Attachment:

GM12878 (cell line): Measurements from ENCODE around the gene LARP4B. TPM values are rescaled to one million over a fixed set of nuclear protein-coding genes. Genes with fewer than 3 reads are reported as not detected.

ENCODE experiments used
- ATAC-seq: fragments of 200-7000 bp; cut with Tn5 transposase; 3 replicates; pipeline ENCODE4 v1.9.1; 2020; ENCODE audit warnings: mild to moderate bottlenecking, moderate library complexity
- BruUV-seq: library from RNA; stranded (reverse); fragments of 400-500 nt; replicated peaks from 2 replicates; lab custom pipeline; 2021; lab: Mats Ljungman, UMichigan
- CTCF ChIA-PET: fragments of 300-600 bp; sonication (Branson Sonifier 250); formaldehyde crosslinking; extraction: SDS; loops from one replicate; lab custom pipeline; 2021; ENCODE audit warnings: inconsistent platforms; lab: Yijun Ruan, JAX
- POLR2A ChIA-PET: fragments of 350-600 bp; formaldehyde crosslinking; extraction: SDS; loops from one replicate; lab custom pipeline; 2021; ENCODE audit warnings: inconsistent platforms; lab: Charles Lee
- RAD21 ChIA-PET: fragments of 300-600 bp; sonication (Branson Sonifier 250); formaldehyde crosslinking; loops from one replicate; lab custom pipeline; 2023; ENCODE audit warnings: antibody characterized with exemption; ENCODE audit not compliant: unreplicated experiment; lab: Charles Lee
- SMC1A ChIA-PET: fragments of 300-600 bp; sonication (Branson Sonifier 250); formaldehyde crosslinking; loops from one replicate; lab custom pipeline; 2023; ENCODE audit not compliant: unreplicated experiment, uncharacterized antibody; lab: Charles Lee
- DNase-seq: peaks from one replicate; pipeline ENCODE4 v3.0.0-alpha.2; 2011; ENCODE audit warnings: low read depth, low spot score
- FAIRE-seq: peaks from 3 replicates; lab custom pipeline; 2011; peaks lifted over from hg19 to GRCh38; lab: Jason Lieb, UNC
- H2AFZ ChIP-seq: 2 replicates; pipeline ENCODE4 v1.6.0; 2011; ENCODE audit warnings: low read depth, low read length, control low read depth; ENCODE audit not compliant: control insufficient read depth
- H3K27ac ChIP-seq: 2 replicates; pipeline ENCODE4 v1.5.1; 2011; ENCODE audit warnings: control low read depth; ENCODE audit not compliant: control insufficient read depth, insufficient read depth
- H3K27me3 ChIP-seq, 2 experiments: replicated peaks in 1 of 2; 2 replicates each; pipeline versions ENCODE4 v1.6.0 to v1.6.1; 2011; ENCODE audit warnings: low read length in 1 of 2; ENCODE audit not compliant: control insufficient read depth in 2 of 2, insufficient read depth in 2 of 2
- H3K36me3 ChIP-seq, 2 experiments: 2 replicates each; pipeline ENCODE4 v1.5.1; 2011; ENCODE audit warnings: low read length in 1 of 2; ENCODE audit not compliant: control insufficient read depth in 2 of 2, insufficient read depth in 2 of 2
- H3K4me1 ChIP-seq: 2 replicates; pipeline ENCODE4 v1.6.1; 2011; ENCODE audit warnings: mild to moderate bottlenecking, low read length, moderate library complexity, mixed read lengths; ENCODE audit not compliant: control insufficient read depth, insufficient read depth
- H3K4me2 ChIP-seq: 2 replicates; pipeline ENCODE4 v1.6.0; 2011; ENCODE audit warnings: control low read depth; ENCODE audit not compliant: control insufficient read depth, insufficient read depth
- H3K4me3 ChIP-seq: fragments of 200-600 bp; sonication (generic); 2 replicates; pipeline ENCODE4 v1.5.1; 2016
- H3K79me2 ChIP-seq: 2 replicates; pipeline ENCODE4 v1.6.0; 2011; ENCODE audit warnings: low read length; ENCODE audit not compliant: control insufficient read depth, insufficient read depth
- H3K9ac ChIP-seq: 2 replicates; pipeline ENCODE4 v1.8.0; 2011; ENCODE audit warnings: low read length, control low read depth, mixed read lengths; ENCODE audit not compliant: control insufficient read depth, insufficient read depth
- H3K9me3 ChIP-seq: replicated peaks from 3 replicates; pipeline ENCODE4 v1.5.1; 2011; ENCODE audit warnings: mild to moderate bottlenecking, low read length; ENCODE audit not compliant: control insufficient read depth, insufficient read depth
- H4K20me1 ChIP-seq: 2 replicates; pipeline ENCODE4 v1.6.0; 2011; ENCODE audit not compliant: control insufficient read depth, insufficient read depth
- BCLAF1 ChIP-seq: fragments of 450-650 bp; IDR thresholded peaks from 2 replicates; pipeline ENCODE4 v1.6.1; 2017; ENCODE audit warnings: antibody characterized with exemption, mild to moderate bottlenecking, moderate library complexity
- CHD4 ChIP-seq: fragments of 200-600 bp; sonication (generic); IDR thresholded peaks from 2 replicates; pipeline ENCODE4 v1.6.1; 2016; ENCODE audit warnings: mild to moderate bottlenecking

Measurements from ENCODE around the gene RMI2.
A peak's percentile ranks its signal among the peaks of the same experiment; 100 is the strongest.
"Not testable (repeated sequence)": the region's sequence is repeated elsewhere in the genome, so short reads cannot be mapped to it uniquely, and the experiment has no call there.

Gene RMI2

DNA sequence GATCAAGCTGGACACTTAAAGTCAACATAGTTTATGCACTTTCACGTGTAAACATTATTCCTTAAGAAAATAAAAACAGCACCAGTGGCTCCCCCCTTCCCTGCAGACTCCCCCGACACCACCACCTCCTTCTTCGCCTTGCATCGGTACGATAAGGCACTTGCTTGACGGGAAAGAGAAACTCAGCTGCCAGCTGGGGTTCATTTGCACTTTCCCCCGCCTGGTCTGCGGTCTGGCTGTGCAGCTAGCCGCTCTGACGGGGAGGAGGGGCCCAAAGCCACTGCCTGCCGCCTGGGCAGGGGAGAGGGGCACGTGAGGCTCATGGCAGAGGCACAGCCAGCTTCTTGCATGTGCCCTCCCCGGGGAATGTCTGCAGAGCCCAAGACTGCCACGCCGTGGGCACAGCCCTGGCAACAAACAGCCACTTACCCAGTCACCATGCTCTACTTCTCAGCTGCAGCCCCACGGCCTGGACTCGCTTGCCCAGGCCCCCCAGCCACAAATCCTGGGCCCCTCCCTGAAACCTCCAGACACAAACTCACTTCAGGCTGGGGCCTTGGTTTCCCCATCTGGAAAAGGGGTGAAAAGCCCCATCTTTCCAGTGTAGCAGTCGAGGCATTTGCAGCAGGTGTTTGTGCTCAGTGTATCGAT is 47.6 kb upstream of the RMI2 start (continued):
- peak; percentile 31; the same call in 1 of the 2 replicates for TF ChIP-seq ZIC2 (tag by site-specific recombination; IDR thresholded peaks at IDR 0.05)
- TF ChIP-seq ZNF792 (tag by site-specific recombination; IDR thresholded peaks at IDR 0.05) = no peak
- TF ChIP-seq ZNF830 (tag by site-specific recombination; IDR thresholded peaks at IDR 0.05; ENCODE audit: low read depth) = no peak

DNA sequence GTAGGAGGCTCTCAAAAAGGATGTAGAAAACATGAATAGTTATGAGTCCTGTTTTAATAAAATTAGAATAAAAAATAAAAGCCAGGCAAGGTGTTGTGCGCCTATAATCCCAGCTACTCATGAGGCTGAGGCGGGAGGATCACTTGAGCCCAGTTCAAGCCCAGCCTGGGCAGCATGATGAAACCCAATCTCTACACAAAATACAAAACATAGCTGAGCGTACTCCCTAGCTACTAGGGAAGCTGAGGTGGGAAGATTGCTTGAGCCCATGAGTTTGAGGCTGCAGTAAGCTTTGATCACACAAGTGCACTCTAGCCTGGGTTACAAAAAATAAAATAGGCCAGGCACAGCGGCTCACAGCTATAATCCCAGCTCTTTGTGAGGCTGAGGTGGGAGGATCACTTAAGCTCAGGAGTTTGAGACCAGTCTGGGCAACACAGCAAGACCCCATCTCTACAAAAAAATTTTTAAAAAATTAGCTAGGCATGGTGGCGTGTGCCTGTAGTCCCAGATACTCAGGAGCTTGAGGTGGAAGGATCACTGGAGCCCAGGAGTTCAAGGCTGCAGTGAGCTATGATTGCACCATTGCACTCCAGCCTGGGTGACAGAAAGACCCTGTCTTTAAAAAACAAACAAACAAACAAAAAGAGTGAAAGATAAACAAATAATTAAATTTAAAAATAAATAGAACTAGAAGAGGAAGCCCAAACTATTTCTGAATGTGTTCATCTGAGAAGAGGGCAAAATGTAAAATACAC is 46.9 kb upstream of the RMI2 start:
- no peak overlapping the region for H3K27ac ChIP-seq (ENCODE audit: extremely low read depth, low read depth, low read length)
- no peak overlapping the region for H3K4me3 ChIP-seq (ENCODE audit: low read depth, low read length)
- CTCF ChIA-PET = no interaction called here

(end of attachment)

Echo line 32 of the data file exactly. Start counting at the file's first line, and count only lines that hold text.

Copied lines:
DNA sequence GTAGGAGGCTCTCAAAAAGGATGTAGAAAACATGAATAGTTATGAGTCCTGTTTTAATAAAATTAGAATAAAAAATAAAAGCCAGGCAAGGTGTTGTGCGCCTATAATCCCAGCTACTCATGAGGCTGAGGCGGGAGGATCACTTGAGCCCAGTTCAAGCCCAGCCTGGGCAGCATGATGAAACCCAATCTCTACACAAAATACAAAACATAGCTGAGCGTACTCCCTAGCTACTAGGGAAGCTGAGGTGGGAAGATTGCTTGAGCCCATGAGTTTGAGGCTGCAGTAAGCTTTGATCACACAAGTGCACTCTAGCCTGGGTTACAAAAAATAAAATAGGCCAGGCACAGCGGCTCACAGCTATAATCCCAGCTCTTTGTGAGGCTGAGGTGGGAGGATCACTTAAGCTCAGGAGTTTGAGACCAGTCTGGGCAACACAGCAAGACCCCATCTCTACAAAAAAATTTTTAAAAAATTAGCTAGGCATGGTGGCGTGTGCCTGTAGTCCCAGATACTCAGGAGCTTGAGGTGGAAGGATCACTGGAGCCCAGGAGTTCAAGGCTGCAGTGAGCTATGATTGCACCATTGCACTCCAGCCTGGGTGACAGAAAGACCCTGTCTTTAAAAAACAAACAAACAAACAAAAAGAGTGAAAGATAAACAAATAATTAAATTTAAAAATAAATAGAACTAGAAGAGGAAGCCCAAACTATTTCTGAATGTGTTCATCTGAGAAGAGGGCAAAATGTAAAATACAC is 46.9 kb upstream of the RMI2 start: